What are Pros and Cons of Merging One Bank into Others?

Bank Merger in India

Bank Mergers in India

From April 1, 2020, 10 public sector banks have been consolidated into four big banks. In a bank merger scenario, there are some amalgamation banks and an anchor bank, and the former gets merged with the latter. The bank merger list 2020 consists of 10 banks that include OBC and United Bank of India being merged into PNB, Syndicate Bank being merged into Canara Bank, Andhra Bank and Corporation Bank into Union Bank of India, and Indian Bank into Allahabad Bank. This is the biggest amalgamation exercise in the banking sector of India. However, a bank merger is not a new thing in our country. It has been around ever since the early 90s. This is usually done to bail out weaker banking institutions while giving protection to customer interests. The reason behind bank mergers is that the non-performing assets of some banks grow and they become loss-making entities and the Government can’t always bear that. A merger is surely a pretty big step and several factors get affected by the same. Everybody is looking for answers in various finance blogs. Without further ado, let’s get into the pros and cons of the process.

Pros

  • The bank merger will pave the way for more capital generation opportunities from the market and also internally, for the anchor bank.
  • The Government will receive more dividends that become part of its non-tax revenues.
  • The competition in the financial market will decrease since there will be a lesser number of individual banks existing. This in turn will give rise to concentrated payment and greater settlement flows.
  • Bank merger will reduce the operational risks since the size of the overall bank will grow, so the distance between the management and operational employees increases.
  • The credit portfolio of the banks and the non-performing assets (NPAs) will be dealt with in a better way. The amalgamation will not allow the expenditure of more resources in a particular area and thus, strengthening the banks with stocks.
  • The bank amalgamation will lead to greater synergy and cost benefits. This would have a positive effect on the Indian Banking System.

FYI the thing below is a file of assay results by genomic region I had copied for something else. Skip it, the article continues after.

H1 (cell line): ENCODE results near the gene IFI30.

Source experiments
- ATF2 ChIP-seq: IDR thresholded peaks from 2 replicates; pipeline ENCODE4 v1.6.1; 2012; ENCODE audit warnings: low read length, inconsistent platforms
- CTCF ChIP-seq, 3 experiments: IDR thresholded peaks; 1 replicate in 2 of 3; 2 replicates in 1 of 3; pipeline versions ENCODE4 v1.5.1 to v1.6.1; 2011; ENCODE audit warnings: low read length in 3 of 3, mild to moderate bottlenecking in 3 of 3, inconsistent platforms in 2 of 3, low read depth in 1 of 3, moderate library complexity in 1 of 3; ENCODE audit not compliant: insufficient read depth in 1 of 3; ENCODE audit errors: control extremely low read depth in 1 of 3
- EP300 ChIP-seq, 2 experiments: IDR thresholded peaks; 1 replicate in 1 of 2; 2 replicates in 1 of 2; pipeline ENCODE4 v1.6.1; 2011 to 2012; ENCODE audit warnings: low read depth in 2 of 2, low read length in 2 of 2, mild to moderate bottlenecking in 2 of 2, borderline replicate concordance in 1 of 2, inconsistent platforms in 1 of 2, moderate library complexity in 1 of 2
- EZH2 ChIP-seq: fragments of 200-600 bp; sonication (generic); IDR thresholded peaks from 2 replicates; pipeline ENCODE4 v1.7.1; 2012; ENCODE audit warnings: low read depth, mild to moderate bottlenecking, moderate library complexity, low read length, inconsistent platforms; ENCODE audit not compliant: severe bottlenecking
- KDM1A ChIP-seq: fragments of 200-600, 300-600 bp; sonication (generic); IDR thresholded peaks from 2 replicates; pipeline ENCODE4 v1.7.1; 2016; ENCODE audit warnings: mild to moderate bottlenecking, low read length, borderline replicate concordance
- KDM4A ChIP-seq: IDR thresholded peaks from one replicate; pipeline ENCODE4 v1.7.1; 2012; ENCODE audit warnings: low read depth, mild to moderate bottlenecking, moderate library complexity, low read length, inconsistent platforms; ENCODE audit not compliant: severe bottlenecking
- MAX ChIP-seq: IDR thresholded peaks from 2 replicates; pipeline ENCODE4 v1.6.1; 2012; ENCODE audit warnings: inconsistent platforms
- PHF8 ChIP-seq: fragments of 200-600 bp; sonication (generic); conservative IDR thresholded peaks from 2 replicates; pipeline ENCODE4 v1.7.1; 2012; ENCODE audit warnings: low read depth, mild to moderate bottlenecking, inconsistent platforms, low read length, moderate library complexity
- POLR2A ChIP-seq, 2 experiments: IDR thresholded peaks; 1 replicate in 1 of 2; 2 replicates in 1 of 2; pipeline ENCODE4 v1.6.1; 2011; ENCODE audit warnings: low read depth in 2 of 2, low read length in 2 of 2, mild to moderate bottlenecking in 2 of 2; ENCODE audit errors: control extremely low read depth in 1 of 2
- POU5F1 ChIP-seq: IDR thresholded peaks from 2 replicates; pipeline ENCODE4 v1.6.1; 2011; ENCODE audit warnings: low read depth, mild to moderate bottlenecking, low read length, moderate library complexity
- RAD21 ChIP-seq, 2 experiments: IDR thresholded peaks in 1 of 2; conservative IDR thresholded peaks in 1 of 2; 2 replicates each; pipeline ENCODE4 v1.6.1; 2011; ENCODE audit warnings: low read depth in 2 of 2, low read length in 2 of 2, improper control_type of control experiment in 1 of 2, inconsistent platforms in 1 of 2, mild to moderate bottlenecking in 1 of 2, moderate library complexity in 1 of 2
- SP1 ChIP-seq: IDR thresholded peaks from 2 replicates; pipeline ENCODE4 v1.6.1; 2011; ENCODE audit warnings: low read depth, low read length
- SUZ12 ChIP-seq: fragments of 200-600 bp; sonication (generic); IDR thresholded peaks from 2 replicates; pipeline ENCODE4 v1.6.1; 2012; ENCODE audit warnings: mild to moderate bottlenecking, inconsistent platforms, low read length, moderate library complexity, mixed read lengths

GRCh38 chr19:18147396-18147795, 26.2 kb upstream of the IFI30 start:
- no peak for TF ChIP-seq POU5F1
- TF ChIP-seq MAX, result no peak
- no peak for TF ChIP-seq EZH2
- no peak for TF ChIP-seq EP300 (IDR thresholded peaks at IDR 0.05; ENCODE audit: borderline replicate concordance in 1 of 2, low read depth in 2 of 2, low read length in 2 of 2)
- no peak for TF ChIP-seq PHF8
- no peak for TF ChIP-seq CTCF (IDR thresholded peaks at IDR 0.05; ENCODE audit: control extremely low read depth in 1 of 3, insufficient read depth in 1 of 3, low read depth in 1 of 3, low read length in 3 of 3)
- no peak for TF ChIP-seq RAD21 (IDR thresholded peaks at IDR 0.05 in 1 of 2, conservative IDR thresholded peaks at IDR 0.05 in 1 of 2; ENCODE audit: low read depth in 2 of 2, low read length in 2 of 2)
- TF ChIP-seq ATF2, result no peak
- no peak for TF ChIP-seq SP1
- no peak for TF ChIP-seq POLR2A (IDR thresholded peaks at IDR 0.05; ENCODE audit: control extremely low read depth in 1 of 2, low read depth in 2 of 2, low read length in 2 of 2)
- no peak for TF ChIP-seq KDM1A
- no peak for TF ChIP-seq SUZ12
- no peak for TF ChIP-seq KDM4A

• PSBs will gain a competitive advantage by investing in and adopting technologies all across the banks being amalgamated. Digitalization and technological help is necessary to make such a huge change possible.
  • The customers of these banks might get access to a larger network of bank branches and ATMs.

Cons

  • After the bank merger in India, the operations of the stronger bank will be hindered due to the unhealthy impact of the weaker banks. For example, after the bank merger was announced, the shares of Vijaya Bank and Bank of Baroda fell significantly but Dena Bank incurred steep growth.
  • Human resources and cultural issues might also hinder the success of bank mergers.
  • The decision of the Government that is the dominant shareholder will affect the minority shareholders who will now have a minimum say in matters.
  • The bank merger process that involves healthy banks taking over weaker banks is not much likely to solve the current bad loan problems.
  • The management will have to face critical challenges related to the rationalization of branches, staff integration, synchronizing accounting, etc.
  • The employees are fearful of losing their jobs and their promotion possibilities might be affected as well.
  • The pensions could be affected due to separate employee benefit structures.
  • The account holders will have to update the newly allotted IFSC codes and account numbers with different third party entities like the Income Tax returns, mutual funds, etc. This is also needed to be done for auto credit of salaries, auto-debit of bills/ charges, auto credit of dividends, etc.
  • If there are a lot of branches in the same area after the merger, then some branches might be closed.
  • At some stage, the credit/debit cards will have to be exchanged for new ones bearing the name and logo of the new anchor banking institution.
  • The post-dated checkbooks will stand canceled and new checkbooks will be allotted.
  • The paperwork will increase to keep the financial track of FDs investment and other details that will be shifted under the merged bank’s authority.

In Last..

The COVID-19 outbreak induced lockdown is witnessing the biggest bank consolidation exercise in India. Let’s wait and watch in the upcoming days how the bank mergers progress and how the same affects the banking system in India.

About Sneha Kapoor 1 Article
Sneha Kapoor is the managing editor for Theglobalinformation and a personal finance counsellor. She loves to geek out on financial data, Market trends and translates it into actionable insights everyone can understand.

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